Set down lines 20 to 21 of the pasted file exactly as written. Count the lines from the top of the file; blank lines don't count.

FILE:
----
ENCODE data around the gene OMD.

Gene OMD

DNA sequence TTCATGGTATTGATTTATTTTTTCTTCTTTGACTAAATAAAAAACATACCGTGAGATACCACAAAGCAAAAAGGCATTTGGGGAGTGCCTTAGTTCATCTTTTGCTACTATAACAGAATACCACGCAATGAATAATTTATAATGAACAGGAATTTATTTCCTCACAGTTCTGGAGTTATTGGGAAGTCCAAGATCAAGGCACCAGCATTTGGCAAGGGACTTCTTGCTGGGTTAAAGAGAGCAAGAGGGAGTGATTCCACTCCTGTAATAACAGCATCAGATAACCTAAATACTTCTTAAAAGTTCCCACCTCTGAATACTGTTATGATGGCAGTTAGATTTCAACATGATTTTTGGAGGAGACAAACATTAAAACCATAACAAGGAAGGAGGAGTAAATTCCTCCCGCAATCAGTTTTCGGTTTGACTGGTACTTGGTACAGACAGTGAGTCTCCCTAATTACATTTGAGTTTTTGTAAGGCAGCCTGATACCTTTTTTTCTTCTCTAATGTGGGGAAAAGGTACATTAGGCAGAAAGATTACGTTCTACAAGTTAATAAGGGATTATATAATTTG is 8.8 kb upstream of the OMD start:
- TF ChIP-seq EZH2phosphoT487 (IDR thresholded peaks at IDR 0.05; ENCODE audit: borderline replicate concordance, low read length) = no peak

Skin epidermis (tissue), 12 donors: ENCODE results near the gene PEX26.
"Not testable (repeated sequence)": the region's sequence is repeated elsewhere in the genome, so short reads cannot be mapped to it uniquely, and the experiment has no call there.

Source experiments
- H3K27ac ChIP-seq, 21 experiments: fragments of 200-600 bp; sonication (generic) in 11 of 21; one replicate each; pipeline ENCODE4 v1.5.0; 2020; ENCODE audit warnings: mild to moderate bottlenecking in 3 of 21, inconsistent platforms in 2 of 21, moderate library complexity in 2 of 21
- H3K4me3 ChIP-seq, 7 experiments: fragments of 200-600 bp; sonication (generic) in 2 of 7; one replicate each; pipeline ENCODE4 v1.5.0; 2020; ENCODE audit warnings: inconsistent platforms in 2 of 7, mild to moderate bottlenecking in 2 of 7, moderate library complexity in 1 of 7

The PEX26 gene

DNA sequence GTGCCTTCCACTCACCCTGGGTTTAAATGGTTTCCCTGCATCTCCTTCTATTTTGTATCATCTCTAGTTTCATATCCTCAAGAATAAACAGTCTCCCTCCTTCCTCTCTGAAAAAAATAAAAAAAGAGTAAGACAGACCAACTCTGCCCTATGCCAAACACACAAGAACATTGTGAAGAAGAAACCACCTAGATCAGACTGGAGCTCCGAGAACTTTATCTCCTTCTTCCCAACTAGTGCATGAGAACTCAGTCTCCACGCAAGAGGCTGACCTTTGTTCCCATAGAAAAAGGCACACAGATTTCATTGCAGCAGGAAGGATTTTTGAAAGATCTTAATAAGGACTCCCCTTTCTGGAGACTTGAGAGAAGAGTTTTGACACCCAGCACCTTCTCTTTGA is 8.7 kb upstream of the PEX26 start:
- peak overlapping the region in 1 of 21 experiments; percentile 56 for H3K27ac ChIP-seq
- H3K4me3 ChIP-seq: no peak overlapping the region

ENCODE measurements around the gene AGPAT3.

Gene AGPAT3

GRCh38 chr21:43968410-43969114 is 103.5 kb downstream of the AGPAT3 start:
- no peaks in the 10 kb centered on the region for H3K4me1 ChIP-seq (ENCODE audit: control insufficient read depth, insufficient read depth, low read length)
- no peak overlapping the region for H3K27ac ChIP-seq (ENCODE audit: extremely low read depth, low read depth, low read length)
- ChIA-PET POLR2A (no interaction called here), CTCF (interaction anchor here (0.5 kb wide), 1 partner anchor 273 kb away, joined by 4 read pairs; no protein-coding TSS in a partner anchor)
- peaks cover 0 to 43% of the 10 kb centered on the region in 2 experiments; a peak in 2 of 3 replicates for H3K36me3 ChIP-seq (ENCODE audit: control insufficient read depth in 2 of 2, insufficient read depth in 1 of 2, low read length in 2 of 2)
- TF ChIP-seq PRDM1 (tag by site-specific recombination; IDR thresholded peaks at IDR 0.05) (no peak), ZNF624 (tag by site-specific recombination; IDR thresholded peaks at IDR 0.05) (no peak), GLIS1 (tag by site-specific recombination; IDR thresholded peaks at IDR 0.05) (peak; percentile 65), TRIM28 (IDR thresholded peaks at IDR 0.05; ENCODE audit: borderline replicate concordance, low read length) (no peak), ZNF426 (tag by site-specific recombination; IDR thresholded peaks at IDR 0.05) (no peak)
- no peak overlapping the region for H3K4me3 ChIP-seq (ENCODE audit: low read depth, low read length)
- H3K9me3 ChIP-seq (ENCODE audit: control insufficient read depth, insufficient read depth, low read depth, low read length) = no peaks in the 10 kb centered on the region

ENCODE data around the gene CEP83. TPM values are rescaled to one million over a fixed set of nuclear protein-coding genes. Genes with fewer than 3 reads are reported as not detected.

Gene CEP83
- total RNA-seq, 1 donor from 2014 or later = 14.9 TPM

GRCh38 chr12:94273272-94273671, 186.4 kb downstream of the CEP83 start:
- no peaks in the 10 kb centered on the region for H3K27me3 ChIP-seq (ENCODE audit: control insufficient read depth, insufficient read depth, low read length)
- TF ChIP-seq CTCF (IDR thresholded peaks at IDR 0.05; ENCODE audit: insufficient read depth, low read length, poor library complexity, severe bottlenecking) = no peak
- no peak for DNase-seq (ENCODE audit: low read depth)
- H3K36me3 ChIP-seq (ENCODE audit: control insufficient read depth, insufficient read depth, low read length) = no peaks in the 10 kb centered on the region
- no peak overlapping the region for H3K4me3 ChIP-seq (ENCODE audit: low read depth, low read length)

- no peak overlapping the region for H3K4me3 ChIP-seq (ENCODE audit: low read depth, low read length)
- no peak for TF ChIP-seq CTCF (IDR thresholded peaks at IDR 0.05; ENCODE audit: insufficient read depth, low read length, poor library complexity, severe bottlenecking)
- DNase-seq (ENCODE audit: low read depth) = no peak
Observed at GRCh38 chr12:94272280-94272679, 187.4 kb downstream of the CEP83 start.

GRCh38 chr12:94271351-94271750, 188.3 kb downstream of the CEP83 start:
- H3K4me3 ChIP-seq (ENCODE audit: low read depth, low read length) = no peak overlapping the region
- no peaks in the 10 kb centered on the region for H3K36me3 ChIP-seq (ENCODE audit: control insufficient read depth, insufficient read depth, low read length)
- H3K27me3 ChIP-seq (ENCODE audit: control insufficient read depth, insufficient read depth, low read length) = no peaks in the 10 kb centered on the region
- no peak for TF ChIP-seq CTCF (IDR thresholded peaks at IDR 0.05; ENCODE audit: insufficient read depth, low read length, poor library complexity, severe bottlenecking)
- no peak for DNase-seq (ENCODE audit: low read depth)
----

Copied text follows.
- peaks cover 0 to 43% of the 10 kb centered on the region in 2 experiments; a peak in 2 of 3 replicates for H3K36me3 ChIP-seq (ENCODE audit: control insufficient read depth in 2 of 2, insufficient read depth in 1 of 2, low read length in 2 of 2)
- TF ChIP-seq PRDM1 (tag by site-specific recombination; IDR thresholded peaks at IDR 0.05) (no peak), ZNF624 (tag by site-specific recombination; IDR thresholded peaks at IDR 0.05) (no peak), GLIS1 (tag by site-specific recombination; IDR thresholded peaks at IDR 0.05) (peak; percentile 65), TRIM28 (IDR thresholded peaks at IDR 0.05; ENCODE audit: borderline replicate concordance, low read length) (no peak), ZNF426 (tag by site-specific recombination; IDR thresholded peaks at IDR 0.05) (no peak)